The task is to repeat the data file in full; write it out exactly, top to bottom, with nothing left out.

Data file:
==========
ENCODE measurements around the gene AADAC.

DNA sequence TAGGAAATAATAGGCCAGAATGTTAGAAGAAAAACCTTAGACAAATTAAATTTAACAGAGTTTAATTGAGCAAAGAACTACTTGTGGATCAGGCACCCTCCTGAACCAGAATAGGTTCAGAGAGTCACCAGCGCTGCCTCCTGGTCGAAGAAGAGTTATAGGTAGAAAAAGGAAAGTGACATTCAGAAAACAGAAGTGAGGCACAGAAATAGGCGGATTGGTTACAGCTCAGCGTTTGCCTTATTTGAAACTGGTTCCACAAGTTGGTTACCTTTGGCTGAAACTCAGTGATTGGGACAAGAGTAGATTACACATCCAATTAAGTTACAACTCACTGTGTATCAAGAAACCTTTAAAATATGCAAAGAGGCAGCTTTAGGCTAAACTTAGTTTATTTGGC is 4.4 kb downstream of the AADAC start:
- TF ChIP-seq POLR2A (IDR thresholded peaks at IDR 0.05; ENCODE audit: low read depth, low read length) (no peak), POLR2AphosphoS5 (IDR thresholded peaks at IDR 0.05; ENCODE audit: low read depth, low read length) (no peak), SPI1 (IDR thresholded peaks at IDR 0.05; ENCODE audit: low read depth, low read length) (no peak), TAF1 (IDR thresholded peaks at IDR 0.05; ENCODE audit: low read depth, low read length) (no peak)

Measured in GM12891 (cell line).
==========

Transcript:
ENCODE measurements around the gene AADAC.

DNA sequence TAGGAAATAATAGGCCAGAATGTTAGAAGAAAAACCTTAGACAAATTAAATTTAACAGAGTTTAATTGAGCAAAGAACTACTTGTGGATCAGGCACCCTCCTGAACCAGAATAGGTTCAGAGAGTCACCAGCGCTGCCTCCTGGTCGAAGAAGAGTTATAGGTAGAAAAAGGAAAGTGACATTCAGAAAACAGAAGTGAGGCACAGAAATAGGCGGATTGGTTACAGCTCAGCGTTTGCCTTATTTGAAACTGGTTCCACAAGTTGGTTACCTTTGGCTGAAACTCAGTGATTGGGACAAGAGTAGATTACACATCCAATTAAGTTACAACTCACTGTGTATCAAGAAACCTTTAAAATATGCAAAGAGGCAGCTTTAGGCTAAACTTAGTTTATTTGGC is 4.4 kb downstream of the AADAC start:
- TF ChIP-seq POLR2A (IDR thresholded peaks at IDR 0.05; ENCODE audit: low read depth, low read length) (no peak), POLR2AphosphoS5 (IDR thresholded peaks at IDR 0.05; ENCODE audit: low read depth, low read length) (no peak), SPI1 (IDR thresholded peaks at IDR 0.05; ENCODE audit: low read depth, low read length) (no peak), TAF1 (IDR thresholded peaks at IDR 0.05; ENCODE audit: low read depth, low read length) (no peak)

Measured in GM12891 (cell line).